Whitney Houston, Legendary Icon, Dies
The legendary Whitney Houston, whose battles with drugs, alcohol and ex-husband Bobby Brown marred her star power, has been found dead at 48 years old.
Houston’s publicist confirmed the singer’s death to ABC News. The cause of death is not yet known.
Six police cars were spotted in front of the Beverly Hilton hotel today, where Houston was staying. TMZ reports that paramedics were called there this afternoon and found Houston unresponsive in her hotel room.
According to news sources, paramedics’ attempts at CPR failed and Houston was pronounced dead at 3:55 p.m. PT, and report that there were no signs of foul play.
Houston was last seen publicly on Thursday, when she appeared disheveled and disoriented in front of a Hollywood nightclub. According to the Hollywood Reporter, she got into an altercation with “X Factor” finalist Stacy Francis on Thursday at an event where she was said to be acting “belligerent.”
Houston returned to rehab in May of last year seeking treatment for drug and alcohol dependence. “Whitney voluntarily entered the program to support her long-standing recovery process,” her publicist said at the time.
The six-time Grammy winner staged a comeback in 2009, but was dogged by rumors that she was using drugs again. That year, she told Oprah Winfrey that marijuana laced with cocaine was her substance of choice during her 1992 to 2006 marriage to R&B singer Bobby Brown. They have a daughter together, Houston’s only child, Bobbi Kristina Houston Brown.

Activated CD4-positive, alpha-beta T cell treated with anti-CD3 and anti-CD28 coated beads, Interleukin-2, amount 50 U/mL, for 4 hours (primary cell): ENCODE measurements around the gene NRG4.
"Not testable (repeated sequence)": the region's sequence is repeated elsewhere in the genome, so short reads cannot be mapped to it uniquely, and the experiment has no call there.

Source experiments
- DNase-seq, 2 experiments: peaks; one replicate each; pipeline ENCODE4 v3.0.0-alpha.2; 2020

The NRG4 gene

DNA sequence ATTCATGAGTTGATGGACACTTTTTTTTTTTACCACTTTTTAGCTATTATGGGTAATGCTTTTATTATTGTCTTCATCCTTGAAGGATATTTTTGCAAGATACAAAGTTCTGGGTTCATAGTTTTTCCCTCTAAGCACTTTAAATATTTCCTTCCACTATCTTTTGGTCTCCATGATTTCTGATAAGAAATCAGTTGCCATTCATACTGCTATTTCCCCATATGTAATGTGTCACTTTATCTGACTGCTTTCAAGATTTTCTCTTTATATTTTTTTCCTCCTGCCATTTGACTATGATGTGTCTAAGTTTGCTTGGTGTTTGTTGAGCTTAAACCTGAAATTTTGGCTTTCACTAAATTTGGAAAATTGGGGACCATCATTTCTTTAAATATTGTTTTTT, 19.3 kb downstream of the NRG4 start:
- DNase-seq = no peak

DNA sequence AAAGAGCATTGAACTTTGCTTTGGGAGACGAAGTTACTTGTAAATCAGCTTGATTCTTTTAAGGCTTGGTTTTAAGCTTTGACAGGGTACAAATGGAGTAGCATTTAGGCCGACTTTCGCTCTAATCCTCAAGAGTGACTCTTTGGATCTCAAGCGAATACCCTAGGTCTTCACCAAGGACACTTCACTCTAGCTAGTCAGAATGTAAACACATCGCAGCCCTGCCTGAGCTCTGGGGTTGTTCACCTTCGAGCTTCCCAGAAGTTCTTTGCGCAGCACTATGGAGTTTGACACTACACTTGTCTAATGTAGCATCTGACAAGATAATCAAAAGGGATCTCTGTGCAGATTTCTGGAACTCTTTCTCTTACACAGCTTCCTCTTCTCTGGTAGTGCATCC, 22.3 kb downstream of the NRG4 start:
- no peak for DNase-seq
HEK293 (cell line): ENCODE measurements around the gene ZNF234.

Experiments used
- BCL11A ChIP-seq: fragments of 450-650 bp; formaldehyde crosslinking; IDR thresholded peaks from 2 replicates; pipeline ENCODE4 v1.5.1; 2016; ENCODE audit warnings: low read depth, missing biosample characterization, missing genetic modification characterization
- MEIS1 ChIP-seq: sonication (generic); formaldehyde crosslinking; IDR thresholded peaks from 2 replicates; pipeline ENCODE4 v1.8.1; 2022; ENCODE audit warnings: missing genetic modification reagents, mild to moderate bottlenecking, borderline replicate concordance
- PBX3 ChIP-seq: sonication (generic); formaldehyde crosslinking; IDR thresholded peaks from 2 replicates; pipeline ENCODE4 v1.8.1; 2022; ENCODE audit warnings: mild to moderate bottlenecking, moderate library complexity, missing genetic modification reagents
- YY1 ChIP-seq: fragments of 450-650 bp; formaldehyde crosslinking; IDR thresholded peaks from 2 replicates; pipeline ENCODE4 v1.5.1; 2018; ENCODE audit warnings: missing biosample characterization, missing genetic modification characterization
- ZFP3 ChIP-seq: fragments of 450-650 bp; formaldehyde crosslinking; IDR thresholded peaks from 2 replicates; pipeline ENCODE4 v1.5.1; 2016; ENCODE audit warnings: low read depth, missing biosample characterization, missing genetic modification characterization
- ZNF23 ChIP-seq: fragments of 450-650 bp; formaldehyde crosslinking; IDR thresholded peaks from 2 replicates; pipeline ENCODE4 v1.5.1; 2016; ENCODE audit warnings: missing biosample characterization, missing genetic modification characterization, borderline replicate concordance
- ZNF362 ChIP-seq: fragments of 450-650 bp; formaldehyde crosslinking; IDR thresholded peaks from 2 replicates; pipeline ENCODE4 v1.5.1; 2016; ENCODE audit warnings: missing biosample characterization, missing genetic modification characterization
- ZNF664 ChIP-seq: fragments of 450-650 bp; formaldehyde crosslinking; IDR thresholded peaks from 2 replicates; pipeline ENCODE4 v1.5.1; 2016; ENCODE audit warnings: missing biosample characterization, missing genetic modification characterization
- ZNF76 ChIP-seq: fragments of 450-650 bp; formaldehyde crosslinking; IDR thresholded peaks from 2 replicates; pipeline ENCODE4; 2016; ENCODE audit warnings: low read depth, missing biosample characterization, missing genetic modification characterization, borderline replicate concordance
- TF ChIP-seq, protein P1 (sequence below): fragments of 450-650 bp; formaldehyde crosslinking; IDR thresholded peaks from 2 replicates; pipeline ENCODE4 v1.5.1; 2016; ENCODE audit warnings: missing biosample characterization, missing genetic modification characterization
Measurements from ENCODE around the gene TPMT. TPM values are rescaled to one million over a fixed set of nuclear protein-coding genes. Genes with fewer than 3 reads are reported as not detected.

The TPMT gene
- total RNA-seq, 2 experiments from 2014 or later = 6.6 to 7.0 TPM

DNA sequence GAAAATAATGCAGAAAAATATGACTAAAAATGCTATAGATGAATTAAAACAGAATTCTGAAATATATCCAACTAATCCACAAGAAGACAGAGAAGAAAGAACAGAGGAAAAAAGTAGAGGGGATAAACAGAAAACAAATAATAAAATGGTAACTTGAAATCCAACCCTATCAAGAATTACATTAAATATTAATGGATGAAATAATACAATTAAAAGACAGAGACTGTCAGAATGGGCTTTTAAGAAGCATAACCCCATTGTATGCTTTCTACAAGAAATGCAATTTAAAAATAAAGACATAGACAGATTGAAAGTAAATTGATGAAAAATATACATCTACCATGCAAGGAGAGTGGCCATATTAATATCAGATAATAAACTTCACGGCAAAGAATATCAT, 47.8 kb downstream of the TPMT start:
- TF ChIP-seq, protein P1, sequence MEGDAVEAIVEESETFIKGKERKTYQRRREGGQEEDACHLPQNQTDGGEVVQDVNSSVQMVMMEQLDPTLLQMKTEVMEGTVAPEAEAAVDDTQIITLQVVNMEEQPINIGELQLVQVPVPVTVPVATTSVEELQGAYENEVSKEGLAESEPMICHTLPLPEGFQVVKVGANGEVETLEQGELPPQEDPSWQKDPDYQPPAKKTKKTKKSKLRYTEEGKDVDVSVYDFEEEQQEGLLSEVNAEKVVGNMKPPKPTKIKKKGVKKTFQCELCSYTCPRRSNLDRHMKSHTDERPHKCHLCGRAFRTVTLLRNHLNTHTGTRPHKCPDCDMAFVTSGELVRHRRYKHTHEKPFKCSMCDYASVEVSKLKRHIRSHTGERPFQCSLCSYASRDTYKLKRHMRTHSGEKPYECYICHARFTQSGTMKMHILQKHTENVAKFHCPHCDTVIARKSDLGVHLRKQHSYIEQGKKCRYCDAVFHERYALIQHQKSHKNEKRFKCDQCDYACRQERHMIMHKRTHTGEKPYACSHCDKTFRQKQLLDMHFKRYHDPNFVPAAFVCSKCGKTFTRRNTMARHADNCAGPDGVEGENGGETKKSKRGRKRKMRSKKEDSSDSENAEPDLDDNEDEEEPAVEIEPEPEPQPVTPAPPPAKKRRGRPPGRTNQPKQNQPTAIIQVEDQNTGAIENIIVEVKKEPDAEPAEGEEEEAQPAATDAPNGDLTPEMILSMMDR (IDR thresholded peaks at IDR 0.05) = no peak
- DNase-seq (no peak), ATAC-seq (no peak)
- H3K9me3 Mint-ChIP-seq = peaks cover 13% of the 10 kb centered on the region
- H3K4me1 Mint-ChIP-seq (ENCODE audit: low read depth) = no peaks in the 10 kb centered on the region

Houston’s appearance on “Oprah” was her first major television interview since 2002, when she talked to ABC News’ Diane Sawyer.
At the time, Sawyer asked Houston about ongoing drug rumors that had started in 2000, when airport security guards found marijuana in Houston and Brown’s bags at a Hawaiian airport. The singer alluded to having used cocaine, pills and marijuana — but drew the line at crack in what turned into an infamous rant.
“First of all, let’s get one thing straight,” she told Sawyer. “Crack is cheap. I make too much money to ever smoke crack. Let’s get that straight. OK? We don’t do crack. We don’t do that. Crack is wack.”
In August 2009, Houston released “I Look to You,” her first studio album in seven years. It sold 304,000 copies in its first seven days on the market, sending Houston back to the top of the charts and giving her the best debut week of her career.
In 2010, Houston launched her “Nothing but Love” world tour. Though some said Houston’s signature voice showed the stress of her ups and downs, she soldiered on, putting on shows in Asia, Australia and Europe even though fans and critics panned her performances.